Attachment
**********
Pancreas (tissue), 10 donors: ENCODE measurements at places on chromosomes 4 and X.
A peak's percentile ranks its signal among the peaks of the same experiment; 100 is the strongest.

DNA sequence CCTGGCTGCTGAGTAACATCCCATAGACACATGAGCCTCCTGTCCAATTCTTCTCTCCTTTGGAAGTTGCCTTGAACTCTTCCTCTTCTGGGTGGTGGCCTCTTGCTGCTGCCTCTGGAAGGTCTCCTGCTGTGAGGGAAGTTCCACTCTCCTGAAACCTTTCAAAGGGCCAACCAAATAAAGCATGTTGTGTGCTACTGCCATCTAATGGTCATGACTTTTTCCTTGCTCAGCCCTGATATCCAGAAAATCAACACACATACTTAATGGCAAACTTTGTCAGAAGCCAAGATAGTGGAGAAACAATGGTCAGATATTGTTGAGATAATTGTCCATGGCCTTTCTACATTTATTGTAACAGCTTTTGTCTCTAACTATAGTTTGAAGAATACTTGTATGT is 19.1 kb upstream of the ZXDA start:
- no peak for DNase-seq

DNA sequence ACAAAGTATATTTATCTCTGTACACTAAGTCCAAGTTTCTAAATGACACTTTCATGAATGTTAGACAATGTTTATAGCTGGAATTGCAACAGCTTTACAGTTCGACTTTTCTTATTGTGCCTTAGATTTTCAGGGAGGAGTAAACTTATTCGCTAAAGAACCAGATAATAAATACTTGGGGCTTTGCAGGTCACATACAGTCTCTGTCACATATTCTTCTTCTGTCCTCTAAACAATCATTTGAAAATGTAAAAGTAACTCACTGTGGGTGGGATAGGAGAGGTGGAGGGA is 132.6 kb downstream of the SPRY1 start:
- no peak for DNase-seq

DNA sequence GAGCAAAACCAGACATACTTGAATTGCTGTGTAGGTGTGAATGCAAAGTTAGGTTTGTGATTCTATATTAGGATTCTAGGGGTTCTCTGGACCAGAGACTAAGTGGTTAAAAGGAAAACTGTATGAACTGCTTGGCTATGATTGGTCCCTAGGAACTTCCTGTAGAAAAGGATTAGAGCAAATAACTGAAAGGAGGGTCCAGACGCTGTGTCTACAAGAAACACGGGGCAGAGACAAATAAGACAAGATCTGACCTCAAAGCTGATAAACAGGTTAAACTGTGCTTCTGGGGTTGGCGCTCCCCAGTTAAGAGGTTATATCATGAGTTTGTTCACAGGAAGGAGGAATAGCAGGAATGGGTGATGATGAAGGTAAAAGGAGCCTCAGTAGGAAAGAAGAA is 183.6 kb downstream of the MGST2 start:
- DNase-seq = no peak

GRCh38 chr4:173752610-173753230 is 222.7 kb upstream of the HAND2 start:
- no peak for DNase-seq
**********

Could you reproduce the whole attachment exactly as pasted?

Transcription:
Pancreas (tissue), 10 donors: ENCODE measurements at places on chromosomes 4 and X.
A peak's percentile ranks its signal among the peaks of the same experiment; 100 is the strongest.

DNA sequence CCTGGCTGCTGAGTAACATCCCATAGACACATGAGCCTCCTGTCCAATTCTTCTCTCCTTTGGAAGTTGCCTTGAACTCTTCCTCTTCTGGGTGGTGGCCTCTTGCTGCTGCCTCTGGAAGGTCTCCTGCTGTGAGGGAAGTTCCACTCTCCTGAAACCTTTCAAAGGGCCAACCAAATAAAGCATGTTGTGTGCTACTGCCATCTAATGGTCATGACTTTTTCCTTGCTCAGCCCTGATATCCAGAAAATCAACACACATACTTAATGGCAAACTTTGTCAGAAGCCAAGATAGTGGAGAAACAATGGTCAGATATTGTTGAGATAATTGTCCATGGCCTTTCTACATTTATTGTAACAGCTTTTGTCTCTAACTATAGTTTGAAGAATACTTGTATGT is 19.1 kb upstream of the ZXDA start:
- no peak for DNase-seq

DNA sequence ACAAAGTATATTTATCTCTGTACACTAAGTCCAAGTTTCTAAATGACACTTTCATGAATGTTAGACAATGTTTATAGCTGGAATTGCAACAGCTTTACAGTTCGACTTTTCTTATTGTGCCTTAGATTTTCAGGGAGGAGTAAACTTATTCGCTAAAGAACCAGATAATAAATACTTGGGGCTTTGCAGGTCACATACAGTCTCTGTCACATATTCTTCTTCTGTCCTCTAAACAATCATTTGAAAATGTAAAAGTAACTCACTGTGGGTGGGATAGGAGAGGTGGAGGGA is 132.6 kb downstream of the SPRY1 start:
- no peak for DNase-seq

DNA sequence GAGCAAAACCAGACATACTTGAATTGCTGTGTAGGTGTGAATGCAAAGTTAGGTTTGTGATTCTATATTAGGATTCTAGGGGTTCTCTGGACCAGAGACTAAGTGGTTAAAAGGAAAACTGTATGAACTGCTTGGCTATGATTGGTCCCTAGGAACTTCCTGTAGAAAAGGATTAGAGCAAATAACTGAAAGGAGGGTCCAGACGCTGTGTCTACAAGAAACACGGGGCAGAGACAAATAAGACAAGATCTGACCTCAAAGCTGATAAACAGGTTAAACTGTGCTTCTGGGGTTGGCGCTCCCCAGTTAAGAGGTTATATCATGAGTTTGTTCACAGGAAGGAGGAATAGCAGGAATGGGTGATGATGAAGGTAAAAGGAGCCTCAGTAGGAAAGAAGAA is 183.6 kb downstream of the MGST2 start:
- DNase-seq = no peak

GRCh38 chr4:173752610-173753230 is 222.7 kb upstream of the HAND2 start:
- no peak for DNase-seq